It’s time for our first bit of sewing on our Banksia tops! We’re just going to ease into it, and not do too much today. And i want to have a little chat about dart finishings.
Ok, ready to go??
I know sometimes transferring a dart from the pattern to the fabric can be a pain. I’m sure there are lots of great methods – but here is my favourite.
I start with my awl, a piece of thick cardboard and the pattern – and i make a nice big hole in the tip of the dart
Then I lay the pattern over the cut fabric, and pop a pin through the hole i just made, and more marker pins at the end of the dart legs
~ Another method i used to use was to cut along the dart legs (on the paper pattern only!) and then draw them on the fabric with tailors chalk through the pattern. Anyone have an alternate method? I’d love to hear it!
Fold the dart in half along the fold line, match up the dart legs, and repin. Then sew!
Now when you get to that dart apex – this is the point at which there can sometimes be some controversy. A lot of sewers are quite adamant about only knotting the ends of thread at the dart apex, rather than backstitching. The theory behind this is that it avoids pulling, and puckering etc at the apex. To be honest, I think people are making a mountain out of a molehill. I’ve sewn hundreds of darts, and i promise i’ve never had an issue with backstitching. My stance is, it doesn’t matter either way.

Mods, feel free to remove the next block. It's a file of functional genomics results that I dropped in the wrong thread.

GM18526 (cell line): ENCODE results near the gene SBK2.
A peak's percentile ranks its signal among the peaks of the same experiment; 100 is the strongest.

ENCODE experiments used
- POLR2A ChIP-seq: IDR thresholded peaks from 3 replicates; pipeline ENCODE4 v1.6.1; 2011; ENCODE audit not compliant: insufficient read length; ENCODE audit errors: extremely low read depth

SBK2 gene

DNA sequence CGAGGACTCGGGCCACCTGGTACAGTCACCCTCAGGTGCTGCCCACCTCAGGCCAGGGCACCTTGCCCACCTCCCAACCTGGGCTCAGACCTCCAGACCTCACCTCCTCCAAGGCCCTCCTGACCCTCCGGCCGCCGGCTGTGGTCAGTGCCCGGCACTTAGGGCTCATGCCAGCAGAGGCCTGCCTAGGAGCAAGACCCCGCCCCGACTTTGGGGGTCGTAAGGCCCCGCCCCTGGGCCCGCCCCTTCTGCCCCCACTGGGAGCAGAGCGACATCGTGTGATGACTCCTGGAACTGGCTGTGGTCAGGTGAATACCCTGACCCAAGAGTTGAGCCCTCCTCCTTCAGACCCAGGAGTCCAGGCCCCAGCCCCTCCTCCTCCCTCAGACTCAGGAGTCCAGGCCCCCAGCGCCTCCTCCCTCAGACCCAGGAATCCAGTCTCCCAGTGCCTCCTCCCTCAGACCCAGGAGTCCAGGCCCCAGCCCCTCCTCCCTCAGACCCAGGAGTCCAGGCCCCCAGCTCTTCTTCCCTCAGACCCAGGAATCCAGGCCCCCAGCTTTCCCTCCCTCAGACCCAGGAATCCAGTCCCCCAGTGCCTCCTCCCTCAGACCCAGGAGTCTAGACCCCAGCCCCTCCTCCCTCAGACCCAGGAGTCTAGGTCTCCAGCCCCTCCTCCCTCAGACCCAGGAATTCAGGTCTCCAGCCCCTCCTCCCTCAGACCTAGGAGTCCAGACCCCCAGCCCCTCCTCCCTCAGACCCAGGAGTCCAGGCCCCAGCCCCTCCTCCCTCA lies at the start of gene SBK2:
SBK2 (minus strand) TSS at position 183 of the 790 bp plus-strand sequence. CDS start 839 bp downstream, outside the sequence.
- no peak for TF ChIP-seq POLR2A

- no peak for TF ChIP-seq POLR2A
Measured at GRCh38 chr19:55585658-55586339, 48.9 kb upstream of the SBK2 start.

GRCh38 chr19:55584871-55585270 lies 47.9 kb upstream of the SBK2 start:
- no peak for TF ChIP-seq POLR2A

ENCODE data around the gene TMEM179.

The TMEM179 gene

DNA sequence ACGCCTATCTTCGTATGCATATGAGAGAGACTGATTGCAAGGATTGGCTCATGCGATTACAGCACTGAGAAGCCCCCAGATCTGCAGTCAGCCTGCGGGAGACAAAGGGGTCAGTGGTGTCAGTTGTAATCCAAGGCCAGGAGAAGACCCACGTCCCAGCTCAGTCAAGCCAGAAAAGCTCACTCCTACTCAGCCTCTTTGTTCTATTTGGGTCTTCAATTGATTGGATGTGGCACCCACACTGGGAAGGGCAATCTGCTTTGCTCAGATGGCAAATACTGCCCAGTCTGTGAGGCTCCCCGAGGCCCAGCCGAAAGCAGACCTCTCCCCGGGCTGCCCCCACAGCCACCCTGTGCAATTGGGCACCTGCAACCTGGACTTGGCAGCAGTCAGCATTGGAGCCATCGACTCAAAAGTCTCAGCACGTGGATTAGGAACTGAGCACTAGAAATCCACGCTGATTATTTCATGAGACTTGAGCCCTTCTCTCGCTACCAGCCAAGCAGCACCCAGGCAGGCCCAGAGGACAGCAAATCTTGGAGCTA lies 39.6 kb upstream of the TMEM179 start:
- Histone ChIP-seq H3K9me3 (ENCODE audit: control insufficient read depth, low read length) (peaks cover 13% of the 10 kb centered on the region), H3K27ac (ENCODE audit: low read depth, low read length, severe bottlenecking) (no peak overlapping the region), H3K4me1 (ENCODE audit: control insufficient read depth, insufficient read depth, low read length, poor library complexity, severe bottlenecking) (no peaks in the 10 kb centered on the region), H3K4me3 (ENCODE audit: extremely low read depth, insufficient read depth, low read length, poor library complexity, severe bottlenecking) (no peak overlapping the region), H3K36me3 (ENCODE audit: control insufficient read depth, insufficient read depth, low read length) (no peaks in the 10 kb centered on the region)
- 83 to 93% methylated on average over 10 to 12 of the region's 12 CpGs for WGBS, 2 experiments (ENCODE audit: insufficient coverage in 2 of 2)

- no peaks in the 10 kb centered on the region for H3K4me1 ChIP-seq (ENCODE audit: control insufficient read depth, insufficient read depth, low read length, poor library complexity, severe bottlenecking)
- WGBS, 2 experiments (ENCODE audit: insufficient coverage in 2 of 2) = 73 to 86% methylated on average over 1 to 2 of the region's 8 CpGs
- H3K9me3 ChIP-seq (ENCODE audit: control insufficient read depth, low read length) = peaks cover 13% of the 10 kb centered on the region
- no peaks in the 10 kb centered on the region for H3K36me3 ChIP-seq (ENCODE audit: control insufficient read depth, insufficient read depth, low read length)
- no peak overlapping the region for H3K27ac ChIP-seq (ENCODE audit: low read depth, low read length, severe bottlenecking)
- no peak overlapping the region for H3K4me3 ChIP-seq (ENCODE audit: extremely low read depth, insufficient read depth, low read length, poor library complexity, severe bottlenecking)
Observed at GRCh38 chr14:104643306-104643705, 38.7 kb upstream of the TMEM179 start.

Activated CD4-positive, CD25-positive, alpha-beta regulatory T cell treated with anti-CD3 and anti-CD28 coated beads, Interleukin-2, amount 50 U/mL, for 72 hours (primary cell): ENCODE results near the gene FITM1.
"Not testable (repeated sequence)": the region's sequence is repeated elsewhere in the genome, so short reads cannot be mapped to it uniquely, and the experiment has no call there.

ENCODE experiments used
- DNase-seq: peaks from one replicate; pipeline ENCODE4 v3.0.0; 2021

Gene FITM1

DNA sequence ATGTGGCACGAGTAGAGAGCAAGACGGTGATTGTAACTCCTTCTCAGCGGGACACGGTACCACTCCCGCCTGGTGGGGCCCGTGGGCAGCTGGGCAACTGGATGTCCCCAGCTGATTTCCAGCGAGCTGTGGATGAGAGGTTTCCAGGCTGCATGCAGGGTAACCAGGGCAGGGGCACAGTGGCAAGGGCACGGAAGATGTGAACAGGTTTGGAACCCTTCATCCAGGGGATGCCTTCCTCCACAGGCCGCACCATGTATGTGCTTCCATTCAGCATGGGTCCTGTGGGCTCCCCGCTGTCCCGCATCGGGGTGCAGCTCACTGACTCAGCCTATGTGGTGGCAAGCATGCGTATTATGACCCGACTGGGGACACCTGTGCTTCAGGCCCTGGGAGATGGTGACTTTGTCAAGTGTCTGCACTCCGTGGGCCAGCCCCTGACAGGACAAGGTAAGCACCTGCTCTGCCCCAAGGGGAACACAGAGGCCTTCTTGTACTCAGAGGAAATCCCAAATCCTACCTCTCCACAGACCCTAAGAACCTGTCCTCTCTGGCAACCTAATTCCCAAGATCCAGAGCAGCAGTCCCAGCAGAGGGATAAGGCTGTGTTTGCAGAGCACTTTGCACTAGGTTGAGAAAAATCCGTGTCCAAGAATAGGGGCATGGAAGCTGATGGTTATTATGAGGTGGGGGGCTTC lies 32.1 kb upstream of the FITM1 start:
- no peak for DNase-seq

When i was preparing this tutorial i knotted the ends of one dart, and backstitch on the other. The results are below. In my personal opinion, whether you backstitch or knot is a personal choice, and any difference is negligible.
Once you’re done sewing, press those darts down.
Note for later: If you’ve never done a placket before, and you’re feeling really stressed about lining it all up properly, you can just leave the darts for after the placket.
Now it’s also time to sew up those shoulder seams, and press them flat. You could sew up the side seams now too – but i’m going to leave that for later, as i’ll be showing a different sleeve insertion than what is in the instruction booklet, that involves the side seams.
Okay, that’s it for today! Catch you tomorrow for placket preparation!